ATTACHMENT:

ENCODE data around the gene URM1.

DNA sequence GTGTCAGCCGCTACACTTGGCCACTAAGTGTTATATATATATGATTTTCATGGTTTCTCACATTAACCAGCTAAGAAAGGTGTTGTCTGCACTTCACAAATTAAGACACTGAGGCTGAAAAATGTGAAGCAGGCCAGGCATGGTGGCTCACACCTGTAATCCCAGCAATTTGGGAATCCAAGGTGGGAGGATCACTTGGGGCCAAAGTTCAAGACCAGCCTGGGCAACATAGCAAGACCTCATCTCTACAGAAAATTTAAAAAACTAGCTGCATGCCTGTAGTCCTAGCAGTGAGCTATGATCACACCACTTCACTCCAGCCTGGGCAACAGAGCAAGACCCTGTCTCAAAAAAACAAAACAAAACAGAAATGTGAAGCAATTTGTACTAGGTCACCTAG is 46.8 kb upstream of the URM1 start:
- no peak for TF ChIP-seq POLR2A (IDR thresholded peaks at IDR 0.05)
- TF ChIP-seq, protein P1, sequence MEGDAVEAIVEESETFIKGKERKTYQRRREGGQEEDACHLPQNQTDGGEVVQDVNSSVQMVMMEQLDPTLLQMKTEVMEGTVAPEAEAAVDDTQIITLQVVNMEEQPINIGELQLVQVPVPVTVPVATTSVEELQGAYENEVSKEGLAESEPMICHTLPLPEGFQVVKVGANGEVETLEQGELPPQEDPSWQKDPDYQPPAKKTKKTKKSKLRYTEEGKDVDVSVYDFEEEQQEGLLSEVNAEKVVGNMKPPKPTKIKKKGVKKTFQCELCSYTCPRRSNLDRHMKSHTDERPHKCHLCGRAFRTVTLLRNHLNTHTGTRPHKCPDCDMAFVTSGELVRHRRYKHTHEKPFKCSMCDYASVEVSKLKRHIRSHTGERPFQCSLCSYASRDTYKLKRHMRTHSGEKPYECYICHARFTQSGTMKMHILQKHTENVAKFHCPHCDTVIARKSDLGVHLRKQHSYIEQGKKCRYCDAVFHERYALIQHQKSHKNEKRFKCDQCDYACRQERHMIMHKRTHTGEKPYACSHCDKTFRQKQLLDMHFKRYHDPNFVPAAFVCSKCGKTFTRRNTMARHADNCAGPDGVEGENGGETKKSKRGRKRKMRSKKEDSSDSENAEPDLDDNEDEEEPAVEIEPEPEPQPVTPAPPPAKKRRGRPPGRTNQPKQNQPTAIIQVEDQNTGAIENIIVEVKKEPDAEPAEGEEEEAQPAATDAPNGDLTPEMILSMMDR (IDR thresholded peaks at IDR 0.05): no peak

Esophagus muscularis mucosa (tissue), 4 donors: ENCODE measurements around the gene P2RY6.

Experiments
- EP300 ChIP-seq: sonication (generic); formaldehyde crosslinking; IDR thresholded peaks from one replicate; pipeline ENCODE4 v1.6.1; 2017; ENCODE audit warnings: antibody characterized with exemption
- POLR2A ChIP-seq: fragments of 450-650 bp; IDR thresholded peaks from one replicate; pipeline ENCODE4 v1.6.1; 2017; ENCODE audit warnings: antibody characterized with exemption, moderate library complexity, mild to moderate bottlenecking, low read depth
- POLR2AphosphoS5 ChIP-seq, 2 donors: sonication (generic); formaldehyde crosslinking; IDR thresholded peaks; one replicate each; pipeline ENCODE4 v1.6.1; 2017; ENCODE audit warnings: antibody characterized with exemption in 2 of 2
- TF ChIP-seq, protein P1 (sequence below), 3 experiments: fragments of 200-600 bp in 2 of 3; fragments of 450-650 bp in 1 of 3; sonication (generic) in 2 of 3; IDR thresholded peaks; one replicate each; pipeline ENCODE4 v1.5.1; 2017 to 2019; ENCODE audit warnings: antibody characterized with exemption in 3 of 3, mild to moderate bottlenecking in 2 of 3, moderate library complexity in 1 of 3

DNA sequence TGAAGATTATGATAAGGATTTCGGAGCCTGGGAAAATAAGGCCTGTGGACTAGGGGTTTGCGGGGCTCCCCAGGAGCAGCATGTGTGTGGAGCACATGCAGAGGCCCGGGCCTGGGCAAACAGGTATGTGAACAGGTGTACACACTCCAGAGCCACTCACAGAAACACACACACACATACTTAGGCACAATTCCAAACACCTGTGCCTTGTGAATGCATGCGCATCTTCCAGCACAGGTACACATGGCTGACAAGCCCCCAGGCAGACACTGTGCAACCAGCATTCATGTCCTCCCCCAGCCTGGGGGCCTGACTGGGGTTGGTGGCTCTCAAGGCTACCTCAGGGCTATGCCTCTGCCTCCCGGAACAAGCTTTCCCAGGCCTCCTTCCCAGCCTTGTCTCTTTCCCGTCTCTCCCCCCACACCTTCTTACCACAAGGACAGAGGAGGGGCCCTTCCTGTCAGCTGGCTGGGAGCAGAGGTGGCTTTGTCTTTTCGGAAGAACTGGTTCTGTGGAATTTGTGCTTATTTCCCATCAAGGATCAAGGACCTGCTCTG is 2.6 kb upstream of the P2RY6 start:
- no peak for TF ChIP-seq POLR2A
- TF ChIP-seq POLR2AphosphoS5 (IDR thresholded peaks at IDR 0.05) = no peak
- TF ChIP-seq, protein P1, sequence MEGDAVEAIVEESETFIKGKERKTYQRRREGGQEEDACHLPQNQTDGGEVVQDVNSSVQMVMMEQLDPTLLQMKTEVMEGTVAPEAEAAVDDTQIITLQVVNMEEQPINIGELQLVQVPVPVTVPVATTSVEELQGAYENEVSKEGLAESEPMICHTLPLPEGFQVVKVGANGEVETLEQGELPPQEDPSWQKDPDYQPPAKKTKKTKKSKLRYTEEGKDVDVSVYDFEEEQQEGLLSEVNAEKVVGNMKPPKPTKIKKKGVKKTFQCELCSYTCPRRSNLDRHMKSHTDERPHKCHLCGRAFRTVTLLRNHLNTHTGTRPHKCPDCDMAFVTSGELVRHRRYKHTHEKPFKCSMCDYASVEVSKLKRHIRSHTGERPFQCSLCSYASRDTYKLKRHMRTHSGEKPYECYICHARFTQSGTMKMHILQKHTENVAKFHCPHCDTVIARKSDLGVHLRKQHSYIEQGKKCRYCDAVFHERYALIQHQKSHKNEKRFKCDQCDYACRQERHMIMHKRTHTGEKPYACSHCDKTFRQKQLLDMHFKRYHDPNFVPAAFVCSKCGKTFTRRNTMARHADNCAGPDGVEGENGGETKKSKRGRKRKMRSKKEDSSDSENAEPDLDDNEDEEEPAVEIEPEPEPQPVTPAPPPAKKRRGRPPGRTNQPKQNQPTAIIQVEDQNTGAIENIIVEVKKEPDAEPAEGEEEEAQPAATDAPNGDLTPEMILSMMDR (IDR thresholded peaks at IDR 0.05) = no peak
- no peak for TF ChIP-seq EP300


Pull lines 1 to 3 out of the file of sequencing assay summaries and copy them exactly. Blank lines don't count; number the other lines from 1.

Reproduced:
ENCODE data around the gene URM1.

DNA sequence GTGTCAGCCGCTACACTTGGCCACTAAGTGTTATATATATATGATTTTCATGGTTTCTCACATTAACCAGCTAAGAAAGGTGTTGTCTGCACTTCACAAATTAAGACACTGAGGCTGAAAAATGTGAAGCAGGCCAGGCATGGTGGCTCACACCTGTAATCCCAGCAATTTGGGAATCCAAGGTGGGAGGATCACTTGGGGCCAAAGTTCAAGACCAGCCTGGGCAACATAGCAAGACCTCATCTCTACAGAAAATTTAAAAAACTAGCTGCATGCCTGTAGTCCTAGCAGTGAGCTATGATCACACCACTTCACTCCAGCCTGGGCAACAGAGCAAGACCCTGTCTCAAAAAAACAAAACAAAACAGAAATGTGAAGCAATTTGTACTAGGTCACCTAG is 46.8 kb upstream of the URM1 start:
- no peak for TF ChIP-seq POLR2A (IDR thresholded peaks at IDR 0.05)